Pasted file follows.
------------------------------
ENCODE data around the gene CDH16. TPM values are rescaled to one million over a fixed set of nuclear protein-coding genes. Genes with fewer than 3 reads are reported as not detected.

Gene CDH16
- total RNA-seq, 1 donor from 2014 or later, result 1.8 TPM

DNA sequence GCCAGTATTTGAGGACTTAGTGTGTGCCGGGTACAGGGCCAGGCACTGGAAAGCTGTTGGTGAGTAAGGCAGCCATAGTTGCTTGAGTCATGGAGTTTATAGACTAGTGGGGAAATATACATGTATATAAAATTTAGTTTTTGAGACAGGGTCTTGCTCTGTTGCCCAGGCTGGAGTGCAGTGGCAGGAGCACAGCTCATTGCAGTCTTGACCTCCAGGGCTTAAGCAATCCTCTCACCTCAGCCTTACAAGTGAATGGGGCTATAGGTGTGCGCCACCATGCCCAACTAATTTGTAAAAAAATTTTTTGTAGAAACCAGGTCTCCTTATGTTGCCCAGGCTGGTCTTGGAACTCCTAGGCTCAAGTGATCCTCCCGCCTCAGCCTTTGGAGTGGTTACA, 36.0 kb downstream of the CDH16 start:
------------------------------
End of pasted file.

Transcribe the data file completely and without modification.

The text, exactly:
ENCODE data around the gene CDH16. TPM values are rescaled to one million over a fixed set of nuclear protein-coding genes. Genes with fewer than 3 reads are reported as not detected.

Gene CDH16
- total RNA-seq, 1 donor from 2014 or later, result 1.8 TPM

DNA sequence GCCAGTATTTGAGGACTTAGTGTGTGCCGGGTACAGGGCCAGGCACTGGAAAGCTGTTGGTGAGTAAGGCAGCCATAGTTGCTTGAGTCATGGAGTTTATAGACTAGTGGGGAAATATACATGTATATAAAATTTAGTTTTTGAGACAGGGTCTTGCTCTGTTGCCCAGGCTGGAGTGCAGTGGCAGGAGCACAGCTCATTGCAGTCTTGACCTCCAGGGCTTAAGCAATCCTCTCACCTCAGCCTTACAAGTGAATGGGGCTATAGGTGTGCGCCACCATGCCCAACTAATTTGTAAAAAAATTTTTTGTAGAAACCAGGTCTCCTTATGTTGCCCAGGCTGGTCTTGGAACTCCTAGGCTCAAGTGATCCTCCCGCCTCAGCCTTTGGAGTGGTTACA, 36.0 kb downstream of the CDH16 start: